These ETFs Have Moving Average Problems
Let’s quickly clear up that headline. Not all of the ETFs that will be highlighted here have violated a key moving average such as the 50- or 200-day lines.
However, the funds that will be discussed here have another problem: Plenty of their components have recently fallen below their simple 50-day moving averages.
This is important because despite what some critics would have investors believe, when it comes to equity-based ETFs it is the fund’s underlying components (the stocks) that determine price action for the ETF.
With that in mind, a screen for large-cap stocks trading below their simple 50-day moving averages was run to see if multiple stocks popped up from the same sectors. The thesis being that that would be an important clue regarding which ETFs potentially technically vulnerable in the near-term. Here is what the screen turned up.
iShares FTSE China 25 Index Fund (NYSE: FXI)
Given the disappointing start to 2013 turned by Chinese equities, it is not surprising that FXI is languishing about 4.6 percent below its 50-day line. Technically speaking, things could get worse before they get better.
China Unicom (NYSE: CHU), China Telecom (NYSE: CHA), China Life Insurance (NYSE: LFC) and Sinopec (NYSE: SNP) all fall into the same category. Remember, FXI is only home to 26 stocks and at least six are below their 50-day moving averages. The six FXI constituents mentioned here combined for roughly 28 percent of the ETF’s weight.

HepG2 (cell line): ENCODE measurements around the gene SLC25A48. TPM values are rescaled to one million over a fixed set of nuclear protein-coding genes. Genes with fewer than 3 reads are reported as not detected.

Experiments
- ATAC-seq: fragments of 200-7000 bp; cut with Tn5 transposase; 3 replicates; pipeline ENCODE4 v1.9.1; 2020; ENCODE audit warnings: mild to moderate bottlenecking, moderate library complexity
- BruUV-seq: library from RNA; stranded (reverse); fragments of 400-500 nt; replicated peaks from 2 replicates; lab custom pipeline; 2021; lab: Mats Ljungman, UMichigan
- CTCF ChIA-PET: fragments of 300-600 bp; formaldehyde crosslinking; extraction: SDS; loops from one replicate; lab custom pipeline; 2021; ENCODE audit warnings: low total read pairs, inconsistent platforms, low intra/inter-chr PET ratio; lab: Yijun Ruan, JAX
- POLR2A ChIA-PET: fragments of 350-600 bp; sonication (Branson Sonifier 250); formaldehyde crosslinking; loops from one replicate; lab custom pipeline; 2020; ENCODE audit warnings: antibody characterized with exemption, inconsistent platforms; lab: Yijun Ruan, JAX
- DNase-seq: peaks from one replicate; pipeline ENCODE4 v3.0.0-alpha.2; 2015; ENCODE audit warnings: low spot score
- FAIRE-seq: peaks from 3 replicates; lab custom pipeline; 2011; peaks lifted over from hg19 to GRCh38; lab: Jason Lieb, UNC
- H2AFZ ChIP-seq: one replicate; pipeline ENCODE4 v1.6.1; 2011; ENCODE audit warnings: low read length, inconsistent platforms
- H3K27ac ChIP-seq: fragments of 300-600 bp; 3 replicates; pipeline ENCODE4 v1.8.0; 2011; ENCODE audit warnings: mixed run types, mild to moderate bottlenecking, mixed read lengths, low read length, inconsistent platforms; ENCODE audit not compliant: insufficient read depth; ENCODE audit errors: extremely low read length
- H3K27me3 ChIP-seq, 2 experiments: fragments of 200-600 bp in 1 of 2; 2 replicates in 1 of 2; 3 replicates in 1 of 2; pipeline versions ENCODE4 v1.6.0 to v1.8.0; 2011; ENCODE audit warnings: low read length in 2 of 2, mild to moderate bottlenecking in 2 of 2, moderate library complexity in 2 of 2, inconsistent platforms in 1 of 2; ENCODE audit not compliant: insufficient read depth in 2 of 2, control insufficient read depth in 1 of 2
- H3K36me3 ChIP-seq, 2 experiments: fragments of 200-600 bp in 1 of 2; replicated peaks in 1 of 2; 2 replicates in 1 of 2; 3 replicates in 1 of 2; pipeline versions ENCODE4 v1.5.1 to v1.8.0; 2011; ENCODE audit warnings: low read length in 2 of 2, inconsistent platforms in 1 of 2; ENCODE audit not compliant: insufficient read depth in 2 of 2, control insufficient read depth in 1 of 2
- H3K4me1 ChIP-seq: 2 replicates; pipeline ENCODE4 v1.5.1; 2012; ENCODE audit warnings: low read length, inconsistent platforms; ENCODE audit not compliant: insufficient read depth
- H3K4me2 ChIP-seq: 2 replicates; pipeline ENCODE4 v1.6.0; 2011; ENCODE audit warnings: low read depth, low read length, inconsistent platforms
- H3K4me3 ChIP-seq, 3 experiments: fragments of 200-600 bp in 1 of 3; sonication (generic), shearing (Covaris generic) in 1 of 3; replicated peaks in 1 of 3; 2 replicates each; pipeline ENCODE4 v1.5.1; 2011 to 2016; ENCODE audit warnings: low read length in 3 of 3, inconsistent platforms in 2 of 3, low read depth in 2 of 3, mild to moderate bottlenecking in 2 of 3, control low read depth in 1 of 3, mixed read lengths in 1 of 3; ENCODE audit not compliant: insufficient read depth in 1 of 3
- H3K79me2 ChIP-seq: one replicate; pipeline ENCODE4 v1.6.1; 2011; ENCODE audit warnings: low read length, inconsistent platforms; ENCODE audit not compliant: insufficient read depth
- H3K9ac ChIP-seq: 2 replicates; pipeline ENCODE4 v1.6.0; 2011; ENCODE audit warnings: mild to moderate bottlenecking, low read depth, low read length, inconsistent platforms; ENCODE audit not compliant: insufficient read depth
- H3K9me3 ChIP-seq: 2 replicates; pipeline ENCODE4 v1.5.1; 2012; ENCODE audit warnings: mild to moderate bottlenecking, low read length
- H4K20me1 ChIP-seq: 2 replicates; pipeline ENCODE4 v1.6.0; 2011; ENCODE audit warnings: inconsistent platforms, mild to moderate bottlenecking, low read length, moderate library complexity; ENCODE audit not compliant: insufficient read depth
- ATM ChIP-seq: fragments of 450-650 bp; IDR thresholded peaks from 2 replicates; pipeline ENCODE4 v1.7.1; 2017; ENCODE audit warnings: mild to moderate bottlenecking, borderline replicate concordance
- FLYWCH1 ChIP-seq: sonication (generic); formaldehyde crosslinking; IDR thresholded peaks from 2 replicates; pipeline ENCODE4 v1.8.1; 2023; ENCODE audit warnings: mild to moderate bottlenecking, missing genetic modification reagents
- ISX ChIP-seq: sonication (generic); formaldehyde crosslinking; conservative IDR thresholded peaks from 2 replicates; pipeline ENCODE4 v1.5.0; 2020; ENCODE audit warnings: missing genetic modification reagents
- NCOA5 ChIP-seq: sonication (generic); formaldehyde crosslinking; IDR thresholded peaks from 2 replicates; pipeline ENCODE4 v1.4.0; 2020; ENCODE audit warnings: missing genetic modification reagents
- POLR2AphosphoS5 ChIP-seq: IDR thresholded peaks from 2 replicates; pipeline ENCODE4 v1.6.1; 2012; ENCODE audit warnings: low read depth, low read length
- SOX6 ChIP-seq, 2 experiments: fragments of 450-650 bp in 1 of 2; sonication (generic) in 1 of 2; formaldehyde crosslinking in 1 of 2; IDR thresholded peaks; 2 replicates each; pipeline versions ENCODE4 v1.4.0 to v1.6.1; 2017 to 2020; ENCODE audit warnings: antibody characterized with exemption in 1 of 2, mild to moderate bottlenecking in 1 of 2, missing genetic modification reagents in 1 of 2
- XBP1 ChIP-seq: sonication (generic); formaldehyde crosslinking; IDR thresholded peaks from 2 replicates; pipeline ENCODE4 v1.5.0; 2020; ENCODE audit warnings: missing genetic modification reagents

iShares S&P Global Energy Sector Index Fund (NYSE: IXC)
After recently dropping below its 50-day line, the iShares S&P Global Energy Sector Index Fund has ever so slightly risen back above that important technical indicator. How long those good times will last appears to be a tricky call to make. Here is why.
Royal Dutch Shell (NYSE: RDS-A), Europe’s largest oil company, is one of the other mega-cap names residing below its 50-day line. So are some of Shell’s major rivals, including BP (NYSE: BP) and Total (NYSE: TOT). That trio combines for almost 17 percent of IXC’s weight.
Other global oil names with U.S. shares below the 50-day line include the aforementioned Chinese names, Ecopetrol (NYSE: EC), Encana (NYSE: ECA) and Petrobras (NYSE: PBR). All of those stocks are also IXC constituents.
Market Vectors Agribusiness ETF (NYSE: MOO)
This is a fairly straight-forward scenario. In alphabetical order, here a few of the MOO holdings residing below their 50-day lines, which explains why the same fate has befallen the ETF: Agrium (NYSE: AGU), Bunge (NYSE: BG), CF Industries (NYSE: CF), Deere (NYSE: DE), Mosaic (NYSE: MOS) and Potash (NYSE: POT).
Those are six of MOO’s top-14 holdings and three of the ETF’s top-10. Combined, Deere and Potash are nearly 13 percent of the ETF’s overall weight.
SPDR S&P International Health Care Sector ETF (NYSE: IRY)
IRY was recently mentioned as one of several unheralded global health care ETFs. For the moment, it might be left undiscovered because although the ETF is trading above its 50-day moving average, a decline below that level could be in the offing.
IRY is home to 117 stock, but the top 10 holdings represent nearly 60 percent of the fund’s weight. Of that group, the screen shows AstraZeneca (NYSE: AZN), Sanofi (NYSE: SNY) and Teva (NASDAQ: TEVA) all below their 50-day lines. That trio equals about 14.4 percent of IRY’s weight.
For more on ETFs, click here.
© 2020 Benzinga.com. Benzinga does not provide investment advice. All rights reserved.